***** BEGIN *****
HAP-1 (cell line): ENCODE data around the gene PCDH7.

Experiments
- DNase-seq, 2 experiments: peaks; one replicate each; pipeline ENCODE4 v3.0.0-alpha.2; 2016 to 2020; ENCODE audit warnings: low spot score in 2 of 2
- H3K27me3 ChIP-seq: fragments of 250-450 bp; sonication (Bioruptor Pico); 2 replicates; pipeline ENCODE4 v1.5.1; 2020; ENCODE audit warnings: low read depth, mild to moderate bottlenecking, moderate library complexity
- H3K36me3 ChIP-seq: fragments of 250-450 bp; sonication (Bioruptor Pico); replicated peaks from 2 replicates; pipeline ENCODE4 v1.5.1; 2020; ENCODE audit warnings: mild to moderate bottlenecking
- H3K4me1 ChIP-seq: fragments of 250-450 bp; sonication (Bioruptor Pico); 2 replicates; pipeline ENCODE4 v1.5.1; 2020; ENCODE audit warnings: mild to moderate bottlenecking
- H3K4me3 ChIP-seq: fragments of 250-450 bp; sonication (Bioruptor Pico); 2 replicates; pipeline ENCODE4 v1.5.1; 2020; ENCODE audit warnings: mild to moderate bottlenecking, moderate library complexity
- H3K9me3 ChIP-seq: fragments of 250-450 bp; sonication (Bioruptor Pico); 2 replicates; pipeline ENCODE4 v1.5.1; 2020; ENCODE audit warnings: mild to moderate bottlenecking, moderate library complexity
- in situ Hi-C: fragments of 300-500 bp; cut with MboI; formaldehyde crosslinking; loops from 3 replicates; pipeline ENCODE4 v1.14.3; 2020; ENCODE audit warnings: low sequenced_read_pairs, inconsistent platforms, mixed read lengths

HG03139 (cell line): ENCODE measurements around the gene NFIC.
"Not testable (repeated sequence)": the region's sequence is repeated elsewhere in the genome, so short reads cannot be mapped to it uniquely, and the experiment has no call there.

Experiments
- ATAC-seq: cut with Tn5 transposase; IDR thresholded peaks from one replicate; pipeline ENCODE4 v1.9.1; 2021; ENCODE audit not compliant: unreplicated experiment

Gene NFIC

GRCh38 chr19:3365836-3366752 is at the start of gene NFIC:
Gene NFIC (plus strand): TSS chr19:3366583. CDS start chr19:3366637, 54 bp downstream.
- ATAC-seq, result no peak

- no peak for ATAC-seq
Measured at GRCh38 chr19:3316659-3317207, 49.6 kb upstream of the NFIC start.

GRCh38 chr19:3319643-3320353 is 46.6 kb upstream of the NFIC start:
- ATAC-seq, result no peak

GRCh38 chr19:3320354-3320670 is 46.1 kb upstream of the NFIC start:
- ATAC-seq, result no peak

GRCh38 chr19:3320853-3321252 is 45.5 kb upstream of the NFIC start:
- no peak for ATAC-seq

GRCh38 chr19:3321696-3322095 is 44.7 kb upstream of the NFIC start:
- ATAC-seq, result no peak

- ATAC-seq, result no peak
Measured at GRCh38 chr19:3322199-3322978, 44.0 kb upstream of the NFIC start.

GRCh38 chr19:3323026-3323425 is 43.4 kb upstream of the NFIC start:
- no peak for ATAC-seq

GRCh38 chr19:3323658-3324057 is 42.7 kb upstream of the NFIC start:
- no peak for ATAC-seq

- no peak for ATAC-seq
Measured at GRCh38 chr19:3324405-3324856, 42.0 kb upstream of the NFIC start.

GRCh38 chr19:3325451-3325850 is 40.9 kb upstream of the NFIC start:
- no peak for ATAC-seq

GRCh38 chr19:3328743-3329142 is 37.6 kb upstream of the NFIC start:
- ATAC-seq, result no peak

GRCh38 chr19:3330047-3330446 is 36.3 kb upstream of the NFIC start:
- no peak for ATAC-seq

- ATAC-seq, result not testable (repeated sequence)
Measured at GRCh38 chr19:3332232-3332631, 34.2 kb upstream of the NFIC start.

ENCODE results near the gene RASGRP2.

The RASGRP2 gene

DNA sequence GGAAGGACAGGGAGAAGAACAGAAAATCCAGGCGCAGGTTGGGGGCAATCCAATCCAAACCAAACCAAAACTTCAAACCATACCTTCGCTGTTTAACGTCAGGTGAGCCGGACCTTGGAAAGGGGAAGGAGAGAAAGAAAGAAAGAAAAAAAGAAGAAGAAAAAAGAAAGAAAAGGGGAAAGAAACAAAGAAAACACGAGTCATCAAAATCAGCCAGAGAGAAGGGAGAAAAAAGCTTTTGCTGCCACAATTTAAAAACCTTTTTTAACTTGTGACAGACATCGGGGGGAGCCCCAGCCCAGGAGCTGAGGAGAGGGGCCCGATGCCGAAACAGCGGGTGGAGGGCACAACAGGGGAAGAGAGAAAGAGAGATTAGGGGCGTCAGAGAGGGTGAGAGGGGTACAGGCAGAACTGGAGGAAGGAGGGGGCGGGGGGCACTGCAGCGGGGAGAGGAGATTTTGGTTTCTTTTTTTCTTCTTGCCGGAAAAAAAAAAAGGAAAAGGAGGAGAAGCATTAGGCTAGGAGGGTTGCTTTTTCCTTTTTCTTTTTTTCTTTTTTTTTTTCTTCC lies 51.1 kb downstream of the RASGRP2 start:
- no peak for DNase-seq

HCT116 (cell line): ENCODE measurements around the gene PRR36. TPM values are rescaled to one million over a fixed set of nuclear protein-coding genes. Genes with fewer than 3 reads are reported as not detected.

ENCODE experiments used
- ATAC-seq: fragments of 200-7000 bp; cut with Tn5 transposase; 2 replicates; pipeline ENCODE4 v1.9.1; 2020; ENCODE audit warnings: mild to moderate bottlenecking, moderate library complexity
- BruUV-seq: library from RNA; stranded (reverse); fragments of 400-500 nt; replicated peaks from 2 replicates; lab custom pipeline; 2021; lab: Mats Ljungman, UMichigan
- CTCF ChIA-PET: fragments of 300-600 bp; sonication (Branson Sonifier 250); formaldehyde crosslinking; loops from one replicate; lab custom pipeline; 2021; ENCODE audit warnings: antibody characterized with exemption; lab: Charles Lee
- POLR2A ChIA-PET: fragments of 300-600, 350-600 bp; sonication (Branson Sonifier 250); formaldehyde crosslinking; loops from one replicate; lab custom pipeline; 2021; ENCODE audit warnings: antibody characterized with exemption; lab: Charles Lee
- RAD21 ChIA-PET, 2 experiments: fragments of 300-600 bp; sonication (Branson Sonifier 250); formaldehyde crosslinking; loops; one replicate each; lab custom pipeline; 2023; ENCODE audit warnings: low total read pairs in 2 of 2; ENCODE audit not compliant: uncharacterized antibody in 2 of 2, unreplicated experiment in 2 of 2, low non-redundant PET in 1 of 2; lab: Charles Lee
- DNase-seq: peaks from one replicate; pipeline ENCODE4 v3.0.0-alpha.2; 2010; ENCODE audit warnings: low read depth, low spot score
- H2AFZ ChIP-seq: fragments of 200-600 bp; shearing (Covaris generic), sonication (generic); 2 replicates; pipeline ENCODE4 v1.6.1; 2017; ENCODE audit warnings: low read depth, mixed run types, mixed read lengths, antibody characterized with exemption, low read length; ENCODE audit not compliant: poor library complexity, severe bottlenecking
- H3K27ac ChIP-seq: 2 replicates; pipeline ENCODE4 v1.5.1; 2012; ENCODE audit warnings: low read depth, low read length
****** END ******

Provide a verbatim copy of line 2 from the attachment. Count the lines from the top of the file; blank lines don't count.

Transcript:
Experiments